As the ultimate photographic entrepreneur, Rankin was the perfect choice for capturing the images, and essence, of the winners in the BT Business Essence of the Entrepreneur competition 2009.
The award ceremony was conducted last night (27th January 2010) at the Oxo Gallery on London’s South Bank and was thronged with the winners and their friends and family.
The atmosphere was lively and there was tangible excitement in the room as the photographs were examined, drinks were sipped and the 20 winners awaited the presentation of their prizes by Dragon’s Den’s, Peter Jones. He gave an inspiring speech about the value of entrepreneurial skills and how the winners demonstrated this.
Peter Jones, judge of the BT Business Essence of the Entrepreneur awards 2009, speaking at the award ceremony.
The photographs were a textbook demonstration of capturing the essence of a person and their business in a portrait. If only it were that easy though! All showed some aspect of not only personality but also indicated what the business was all about. A personal favourite of mine was the dual portrait of the two young men who had set up a jelly business – Bompas & Parr – with jellies on their heads and obviously having a great time whilst shooting. It’s an infectiously fun-filled portrait. They create jellies of whatever flavour, size and shape to order, including amazing one-offs such as a glow-in-the-dark funeral jelly installation as part of the “Sensate: Bodies and Design” exhibition at the San Francisco Museum of Modern Art. (www.jellymongers.co.uk
) A fabulous example of the possibility of having huge fun at work while also turning a profit! Fabulously bonkers and utterly delightful!
Bompas and Parr receive their award from BT and Dragon’s Den’s Peter Jones (right).
Rankin was delightful too and hugely enthusiastic about the entrepreneurs and the exhibition.
I caught up with him just before the award ceremony and asked him what it was like to shoot the winners.
"I always have fun shooting wherever I’m shooting but I like the idea that I’ve got to completely visualize, to create an image that represents a business idea. I like entrepreneurs – I feel like I have an affinity with them. I have a real admiration for their passion and their charm. They’re fantastic people. They’re not like other business people – other business people are held down by convention and rules. These guys aren’t – they’re pushing the boundaries, they’re the creative ones. So doing it gave me a great potential to interact with people who are similar to me in a way.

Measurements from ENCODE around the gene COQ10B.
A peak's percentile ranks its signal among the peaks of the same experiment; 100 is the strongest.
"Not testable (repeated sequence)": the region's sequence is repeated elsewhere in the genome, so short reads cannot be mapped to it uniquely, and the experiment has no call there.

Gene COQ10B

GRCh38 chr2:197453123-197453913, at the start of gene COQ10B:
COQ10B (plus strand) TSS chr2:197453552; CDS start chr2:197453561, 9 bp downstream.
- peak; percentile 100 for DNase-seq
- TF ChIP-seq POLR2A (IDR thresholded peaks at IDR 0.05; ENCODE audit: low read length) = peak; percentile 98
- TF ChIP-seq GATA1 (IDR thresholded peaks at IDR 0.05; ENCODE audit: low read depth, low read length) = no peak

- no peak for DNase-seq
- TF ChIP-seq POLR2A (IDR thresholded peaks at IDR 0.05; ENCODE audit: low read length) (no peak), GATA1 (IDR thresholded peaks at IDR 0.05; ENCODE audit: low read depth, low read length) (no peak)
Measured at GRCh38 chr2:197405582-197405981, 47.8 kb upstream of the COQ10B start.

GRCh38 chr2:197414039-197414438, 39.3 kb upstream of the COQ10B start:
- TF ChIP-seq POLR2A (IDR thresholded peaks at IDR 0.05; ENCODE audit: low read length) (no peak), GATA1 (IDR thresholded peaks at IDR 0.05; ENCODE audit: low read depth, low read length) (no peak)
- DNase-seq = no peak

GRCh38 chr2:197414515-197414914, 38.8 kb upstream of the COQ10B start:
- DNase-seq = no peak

As he rightly identified, Rankin is an über-entrepreneur himself so it seemed natural to ask him for advice for photographers on self-promotion, whether just starting out or having already established themselves in business. He said:
"That’s difficult because there’s a big difference between starting out and being in the game. I think starting out, in terms of business, you need to find yourself a good agent. If you can’t find an agent you need to give yourself a project, do that project, do it for yourself, don’t do it for anyone else, don’t do it like anybody else, don’t rip anyone off, try to find something original, unique. Believe in it. Do it. Then you need to PR the f**k out of it to as many people as you know. The ripples of that will always come back to you. Do a brochure, do a website, it’s not hard to get emails of everyone you want to work for - you just need to put a bit of time and effort in. It’s not hard to write an email or do a letter and send it out to these people and say “this is me, this is what I do, would you see me, would you like to meet me? This is what I’ve been doing”. If you have humility and you ask someone’s opinion on something you will get more out of it than if you go in and say “this is what I’ve done” and look for recognition. You’ll get an honest response that will help you and people won’t think you’re a w****r. If you’re in the business already it’s too easy to fall into the trap of work, work, work. If that’s all you do you’ll never love it. You’ll always have a cynical edge to it. If you do that you’ll always feel that it’s work so you have to keep challenging yourself. You’ve got to push yourself to do better work. Make sure you do something for yourself on every shoot
In the spirit of the event and conversation, I then went on to ask if he would attend our degree show this June (it was a ‘no’ but I had to ask!) and if I could gain some experience by assisting him. This is a more achievable aim, apparently! I now need to contact his producer to see if there’s an opportunity for me. Watch this space – the next article could be on what it’s like to assist a world-class photographer! Fingers crossed.
Do go and have a look at the exhibition. It’s on now at the Oxo Gallery, at the foot of the Oxo Tower, Bargehouse Street, on London’s South Bank until February 28th. Nearest tube, Waterloo, then a lovely riverside walk.
To find out more, visit www.bt.com/entrepreneur
Words and pictures by Jane Hobson